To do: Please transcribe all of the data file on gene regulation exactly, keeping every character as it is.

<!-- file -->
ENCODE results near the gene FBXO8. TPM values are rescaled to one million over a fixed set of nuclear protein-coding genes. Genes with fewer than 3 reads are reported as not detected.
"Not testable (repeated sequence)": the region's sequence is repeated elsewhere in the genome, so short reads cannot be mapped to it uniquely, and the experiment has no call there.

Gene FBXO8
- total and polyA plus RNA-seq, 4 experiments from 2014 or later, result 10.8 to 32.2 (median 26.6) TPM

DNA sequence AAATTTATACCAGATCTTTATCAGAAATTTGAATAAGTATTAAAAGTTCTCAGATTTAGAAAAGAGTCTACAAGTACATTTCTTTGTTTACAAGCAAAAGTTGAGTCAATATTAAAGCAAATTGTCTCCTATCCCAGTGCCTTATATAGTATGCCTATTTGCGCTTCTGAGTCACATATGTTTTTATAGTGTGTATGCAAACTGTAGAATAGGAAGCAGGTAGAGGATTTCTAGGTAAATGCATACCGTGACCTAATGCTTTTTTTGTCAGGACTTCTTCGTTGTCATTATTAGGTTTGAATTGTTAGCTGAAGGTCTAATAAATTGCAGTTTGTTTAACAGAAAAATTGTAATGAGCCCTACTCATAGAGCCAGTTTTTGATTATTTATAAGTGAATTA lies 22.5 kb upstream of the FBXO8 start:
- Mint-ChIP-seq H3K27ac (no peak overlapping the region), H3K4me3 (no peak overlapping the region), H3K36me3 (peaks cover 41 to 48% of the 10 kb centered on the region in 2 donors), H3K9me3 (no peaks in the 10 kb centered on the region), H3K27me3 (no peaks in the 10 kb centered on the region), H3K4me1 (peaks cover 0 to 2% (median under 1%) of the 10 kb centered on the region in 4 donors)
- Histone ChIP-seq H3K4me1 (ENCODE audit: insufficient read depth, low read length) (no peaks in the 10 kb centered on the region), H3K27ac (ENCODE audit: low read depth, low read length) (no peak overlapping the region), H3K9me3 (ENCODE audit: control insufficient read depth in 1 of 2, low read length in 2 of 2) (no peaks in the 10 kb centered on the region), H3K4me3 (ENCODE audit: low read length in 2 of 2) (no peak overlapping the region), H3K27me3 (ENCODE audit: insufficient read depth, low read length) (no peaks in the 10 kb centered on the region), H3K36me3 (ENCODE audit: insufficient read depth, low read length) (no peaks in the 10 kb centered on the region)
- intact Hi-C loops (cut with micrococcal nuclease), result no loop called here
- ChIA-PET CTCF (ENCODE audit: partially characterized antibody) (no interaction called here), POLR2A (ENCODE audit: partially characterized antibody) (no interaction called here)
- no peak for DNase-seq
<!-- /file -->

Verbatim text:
ENCODE results near the gene FBXO8. TPM values are rescaled to one million over a fixed set of nuclear protein-coding genes. Genes with fewer than 3 reads are reported as not detected.
"Not testable (repeated sequence)": the region's sequence is repeated elsewhere in the genome, so short reads cannot be mapped to it uniquely, and the experiment has no call there.

Gene FBXO8
- total and polyA plus RNA-seq, 4 experiments from 2014 or later, result 10.8 to 32.2 (median 26.6) TPM

DNA sequence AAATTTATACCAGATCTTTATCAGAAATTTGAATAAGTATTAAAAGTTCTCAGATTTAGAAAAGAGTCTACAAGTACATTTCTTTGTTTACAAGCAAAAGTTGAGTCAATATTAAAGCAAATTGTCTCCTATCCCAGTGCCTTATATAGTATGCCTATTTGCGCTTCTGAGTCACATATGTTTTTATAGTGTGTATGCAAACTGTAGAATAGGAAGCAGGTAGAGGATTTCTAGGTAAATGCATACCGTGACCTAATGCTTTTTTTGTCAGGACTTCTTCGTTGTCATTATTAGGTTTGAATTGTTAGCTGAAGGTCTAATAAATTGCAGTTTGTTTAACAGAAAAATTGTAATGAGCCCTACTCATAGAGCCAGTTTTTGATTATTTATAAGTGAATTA lies 22.5 kb upstream of the FBXO8 start:
- Mint-ChIP-seq H3K27ac (no peak overlapping the region), H3K4me3 (no peak overlapping the region), H3K36me3 (peaks cover 41 to 48% of the 10 kb centered on the region in 2 donors), H3K9me3 (no peaks in the 10 kb centered on the region), H3K27me3 (no peaks in the 10 kb centered on the region), H3K4me1 (peaks cover 0 to 2% (median under 1%) of the 10 kb centered on the region in 4 donors)
- Histone ChIP-seq H3K4me1 (ENCODE audit: insufficient read depth, low read length) (no peaks in the 10 kb centered on the region), H3K27ac (ENCODE audit: low read depth, low read length) (no peak overlapping the region), H3K9me3 (ENCODE audit: control insufficient read depth in 1 of 2, low read length in 2 of 2) (no peaks in the 10 kb centered on the region), H3K4me3 (ENCODE audit: low read length in 2 of 2) (no peak overlapping the region), H3K27me3 (ENCODE audit: insufficient read depth, low read length) (no peaks in the 10 kb centered on the region), H3K36me3 (ENCODE audit: insufficient read depth, low read length) (no peaks in the 10 kb centered on the region)
- intact Hi-C loops (cut with micrococcal nuclease), result no loop called here
- ChIA-PET CTCF (ENCODE audit: partially characterized antibody) (no interaction called here), POLR2A (ENCODE audit: partially characterized antibody) (no interaction called here)
- no peak for DNase-seq